Ontario’s Progressive Conservative (PC) government has quietly tweaked its official plan to meet the province’s climate goals, with the new forecast showing several noticeable omissions.
The “Made in Ontario Plan for the Environment,” which was released in 2018, estimated that nearly 15% of total greenhouse gas (GHG) reductions would come from increased electric vehicle adoption. The revised forecast includes no mention of this.
The $400-million Ontario Carbon Trust, which the PCs formerly touted as an investment that would assist the private sector in fostering new cleantech innovations, never materialized – and has also been removed from the document.
Natural gas conservation has been dramatically scaled back in the new plan, with expected emission reductions going from 2.3 megatonnes (MT) in 2018 to a measly 0.03 MT.
According to the document, “the province remains steadfast in its commitment to meet the 2030 emissions reduction target and is confident in the plan and trajectory to get there.”
Ontario’s current target is a 30% cut in carbon emissions from 1990 levels by 2030 – an unambitious goal that pales in comparison to the federal counterpart, which promises reductions of between 40-45%.
The document also stipulates that Ontario has already achieved “greater reductions of greenhouse gas emissions than any other province or territory in Canada” – a claim that misrepresents the Doug Ford government’s handling of the climate file.
The vast majority of Ontario’s climate progress has been a result of Liberal policy initiatives, namely the elimination of coal-fired electricity. By the time the Progressive Conservatives were elected in 2018, Ontario had already accomplished substantial emission reductions, representing almost two-thirds of the 2030 goal.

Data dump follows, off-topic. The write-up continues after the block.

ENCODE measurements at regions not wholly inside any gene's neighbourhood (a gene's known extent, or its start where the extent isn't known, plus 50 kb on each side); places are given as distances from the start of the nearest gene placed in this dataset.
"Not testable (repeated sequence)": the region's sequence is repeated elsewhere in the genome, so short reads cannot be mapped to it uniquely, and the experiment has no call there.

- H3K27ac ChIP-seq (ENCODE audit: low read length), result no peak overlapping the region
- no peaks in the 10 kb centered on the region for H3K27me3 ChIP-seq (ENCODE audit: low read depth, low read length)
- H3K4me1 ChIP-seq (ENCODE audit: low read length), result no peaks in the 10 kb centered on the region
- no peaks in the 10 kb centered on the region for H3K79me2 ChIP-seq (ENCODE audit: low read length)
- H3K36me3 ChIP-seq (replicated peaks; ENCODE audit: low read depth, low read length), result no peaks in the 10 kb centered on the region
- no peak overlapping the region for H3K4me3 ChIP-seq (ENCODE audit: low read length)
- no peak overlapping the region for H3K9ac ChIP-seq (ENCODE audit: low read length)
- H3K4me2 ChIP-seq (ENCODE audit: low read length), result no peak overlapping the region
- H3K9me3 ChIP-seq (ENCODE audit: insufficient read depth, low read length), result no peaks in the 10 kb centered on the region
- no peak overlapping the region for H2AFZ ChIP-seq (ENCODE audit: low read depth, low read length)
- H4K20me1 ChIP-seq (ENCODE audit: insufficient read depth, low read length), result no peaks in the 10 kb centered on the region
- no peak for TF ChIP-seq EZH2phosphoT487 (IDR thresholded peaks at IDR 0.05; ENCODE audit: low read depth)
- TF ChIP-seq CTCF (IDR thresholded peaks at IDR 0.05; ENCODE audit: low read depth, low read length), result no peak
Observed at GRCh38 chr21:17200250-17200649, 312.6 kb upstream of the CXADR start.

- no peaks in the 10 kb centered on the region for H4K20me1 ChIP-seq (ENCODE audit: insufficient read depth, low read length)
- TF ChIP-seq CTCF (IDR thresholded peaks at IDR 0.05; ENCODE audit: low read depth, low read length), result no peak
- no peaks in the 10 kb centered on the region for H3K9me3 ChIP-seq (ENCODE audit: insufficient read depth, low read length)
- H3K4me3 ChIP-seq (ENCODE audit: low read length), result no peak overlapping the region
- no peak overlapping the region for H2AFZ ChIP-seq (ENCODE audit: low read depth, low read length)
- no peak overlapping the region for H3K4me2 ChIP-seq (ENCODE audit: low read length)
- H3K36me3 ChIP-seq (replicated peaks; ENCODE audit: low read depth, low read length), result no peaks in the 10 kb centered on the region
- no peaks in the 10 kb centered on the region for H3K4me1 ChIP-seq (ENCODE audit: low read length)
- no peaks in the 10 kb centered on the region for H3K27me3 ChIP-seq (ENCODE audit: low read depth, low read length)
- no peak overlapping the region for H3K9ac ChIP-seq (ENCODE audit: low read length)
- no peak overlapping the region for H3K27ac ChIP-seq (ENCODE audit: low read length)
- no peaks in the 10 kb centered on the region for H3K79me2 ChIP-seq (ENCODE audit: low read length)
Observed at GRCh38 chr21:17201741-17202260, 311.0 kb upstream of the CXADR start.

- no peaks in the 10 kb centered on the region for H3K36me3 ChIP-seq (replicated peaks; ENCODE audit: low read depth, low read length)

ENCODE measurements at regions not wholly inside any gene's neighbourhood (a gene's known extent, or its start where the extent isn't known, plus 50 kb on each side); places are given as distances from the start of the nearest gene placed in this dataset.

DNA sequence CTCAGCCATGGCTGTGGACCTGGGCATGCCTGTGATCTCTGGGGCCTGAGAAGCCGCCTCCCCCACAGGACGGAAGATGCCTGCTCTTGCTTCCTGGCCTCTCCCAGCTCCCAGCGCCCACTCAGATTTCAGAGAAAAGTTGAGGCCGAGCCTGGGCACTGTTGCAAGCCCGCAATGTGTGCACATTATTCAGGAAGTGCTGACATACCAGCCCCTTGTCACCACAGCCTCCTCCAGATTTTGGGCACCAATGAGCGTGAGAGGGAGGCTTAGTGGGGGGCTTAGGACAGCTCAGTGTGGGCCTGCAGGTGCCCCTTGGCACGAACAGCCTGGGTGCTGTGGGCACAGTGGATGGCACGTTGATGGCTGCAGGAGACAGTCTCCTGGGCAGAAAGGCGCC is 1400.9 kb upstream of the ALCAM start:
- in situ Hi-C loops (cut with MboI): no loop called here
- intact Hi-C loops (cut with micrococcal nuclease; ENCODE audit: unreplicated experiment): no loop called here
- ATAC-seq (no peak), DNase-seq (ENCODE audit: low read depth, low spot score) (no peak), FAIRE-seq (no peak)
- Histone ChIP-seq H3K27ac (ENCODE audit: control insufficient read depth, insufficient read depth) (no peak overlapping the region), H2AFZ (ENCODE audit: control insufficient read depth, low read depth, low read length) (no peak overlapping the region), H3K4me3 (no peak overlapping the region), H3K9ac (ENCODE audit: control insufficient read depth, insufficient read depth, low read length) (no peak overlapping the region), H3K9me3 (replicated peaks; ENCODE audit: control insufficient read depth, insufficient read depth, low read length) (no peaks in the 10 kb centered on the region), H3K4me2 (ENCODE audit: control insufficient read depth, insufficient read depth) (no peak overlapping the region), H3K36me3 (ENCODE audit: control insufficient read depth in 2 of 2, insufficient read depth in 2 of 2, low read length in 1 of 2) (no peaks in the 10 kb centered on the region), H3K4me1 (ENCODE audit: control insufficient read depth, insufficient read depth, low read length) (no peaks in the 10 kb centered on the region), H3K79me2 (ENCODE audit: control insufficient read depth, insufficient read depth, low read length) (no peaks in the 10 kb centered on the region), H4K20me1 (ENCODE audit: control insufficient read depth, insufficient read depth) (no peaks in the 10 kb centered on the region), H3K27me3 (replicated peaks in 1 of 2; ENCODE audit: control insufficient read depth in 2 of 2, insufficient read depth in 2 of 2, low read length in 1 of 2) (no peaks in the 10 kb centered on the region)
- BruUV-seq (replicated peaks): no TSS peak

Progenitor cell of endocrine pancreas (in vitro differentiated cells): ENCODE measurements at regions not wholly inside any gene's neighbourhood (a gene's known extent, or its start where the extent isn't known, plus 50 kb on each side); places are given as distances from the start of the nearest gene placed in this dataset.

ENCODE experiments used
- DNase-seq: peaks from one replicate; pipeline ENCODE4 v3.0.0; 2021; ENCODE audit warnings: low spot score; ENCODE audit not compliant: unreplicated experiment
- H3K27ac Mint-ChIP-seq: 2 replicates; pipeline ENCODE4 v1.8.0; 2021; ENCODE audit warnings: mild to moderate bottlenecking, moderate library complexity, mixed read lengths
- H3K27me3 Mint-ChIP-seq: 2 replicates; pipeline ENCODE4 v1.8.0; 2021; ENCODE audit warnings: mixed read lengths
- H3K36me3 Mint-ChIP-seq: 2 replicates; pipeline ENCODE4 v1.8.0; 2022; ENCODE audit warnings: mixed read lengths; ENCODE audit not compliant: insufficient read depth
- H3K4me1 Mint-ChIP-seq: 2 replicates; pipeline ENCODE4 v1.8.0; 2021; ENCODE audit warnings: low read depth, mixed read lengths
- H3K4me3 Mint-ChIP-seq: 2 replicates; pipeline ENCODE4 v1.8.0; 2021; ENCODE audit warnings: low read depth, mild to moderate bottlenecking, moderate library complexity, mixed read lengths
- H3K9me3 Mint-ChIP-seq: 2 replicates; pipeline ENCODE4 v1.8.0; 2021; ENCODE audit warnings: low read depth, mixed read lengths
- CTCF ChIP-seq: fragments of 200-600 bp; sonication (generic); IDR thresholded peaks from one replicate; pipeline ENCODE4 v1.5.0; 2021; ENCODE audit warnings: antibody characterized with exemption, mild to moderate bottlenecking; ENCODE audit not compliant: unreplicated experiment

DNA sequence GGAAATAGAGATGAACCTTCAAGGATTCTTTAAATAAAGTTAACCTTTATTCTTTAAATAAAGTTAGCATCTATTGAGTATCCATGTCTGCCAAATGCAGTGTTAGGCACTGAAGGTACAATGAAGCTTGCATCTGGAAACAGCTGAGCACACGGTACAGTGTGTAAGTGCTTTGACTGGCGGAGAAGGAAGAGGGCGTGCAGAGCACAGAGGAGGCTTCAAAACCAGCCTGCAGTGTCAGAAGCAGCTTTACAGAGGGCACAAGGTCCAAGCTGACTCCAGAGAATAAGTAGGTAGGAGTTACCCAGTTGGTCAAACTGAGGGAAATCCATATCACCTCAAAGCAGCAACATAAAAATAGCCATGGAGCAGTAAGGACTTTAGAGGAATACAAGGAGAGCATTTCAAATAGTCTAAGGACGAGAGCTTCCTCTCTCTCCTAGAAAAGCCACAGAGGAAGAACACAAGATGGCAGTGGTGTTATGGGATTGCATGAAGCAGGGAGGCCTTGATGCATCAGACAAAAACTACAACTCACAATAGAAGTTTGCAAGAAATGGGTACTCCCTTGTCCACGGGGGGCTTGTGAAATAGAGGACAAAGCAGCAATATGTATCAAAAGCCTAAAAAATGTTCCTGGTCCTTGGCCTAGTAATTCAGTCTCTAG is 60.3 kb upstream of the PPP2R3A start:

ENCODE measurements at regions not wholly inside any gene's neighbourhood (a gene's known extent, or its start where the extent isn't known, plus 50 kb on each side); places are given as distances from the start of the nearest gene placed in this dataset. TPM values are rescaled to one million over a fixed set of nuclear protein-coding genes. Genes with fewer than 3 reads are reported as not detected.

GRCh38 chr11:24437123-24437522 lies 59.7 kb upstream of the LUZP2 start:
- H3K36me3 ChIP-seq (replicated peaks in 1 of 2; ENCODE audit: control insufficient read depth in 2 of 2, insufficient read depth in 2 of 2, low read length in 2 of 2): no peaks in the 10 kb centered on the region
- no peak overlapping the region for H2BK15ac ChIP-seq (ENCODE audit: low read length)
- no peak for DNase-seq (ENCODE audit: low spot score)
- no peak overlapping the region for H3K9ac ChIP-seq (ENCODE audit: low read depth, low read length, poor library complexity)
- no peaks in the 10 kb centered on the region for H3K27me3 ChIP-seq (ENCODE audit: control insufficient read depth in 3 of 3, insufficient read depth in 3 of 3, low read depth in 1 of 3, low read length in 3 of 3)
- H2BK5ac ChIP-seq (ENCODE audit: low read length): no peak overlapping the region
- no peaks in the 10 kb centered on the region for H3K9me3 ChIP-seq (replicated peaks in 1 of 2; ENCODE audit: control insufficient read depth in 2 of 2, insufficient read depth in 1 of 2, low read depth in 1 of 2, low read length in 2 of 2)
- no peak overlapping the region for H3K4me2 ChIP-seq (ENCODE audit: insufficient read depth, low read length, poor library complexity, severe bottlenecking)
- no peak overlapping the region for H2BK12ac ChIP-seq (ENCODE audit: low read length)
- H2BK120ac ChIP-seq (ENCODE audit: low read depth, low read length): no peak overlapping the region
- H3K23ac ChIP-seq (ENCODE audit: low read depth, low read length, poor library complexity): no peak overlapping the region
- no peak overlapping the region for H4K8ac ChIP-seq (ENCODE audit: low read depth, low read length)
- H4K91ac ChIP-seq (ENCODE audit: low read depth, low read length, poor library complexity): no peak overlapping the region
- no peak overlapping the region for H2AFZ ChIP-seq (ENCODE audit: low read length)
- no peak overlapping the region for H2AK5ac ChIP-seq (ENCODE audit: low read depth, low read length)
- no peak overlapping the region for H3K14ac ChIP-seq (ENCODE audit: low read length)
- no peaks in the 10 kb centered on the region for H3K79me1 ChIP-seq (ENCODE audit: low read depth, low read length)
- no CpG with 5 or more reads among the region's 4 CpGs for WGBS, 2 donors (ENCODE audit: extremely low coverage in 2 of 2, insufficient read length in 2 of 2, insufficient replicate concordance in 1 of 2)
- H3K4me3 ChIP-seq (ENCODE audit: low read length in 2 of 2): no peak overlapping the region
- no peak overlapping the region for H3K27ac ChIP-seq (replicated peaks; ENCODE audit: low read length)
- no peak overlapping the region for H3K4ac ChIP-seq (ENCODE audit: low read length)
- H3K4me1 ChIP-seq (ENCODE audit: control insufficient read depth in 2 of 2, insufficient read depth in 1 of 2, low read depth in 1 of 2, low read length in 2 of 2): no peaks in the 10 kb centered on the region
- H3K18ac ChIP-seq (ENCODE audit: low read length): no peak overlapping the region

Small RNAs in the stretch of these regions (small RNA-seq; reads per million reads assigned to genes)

The revised forecast still predicts Ontario will hit its target – requiring a reduction of only 12 MT from current levels – but now emphasizes three core pillars as a means of getting there: greater renewable content in gasoline, stricter heavy industry emission standards, and phasing out coal furnaces in the steel industry.
Keith Stewart, the senior energy strategist with Greenpeace Canada, says that the majority of Ontario’s emission reductions are being driven by federal regulations or by programs that Ottawa is partially (or entirely) paying for.
“The Ford government is basically coasting on previous actions taken by Ontario governments and current actions being taken by the federal government,” Stewart said in an interview with the CBC.
“Ontario seems to be saying, “We’ll do whatever the federal government either makes us do or pays for, and nothing more.” And that is not nearly good enough in the face of a climate crisis,” Stewart added.
The document outlining Ontario’s new plan to reduce emissions fails to mention climate change, something Steward says is telling.
“This plan is about meeting federal requirements, not addressing the climate crisis because the Ford government doesn’t recognize it as a crisis,” he said.
Further scaling back their emission reduction plan will ultimately harm Ontario’s economic positioning – a cruel irony for a Premier who prides his leadership on being “open for business.”
The global cleantech industry is expected to surpass $2.5 trillion in value in 2022, yet Ontario continues to miss out on much of this investment. Also, and unfortunately, Doug Ford continues to use past environmental progress as an excuse for contemporary policy inertia.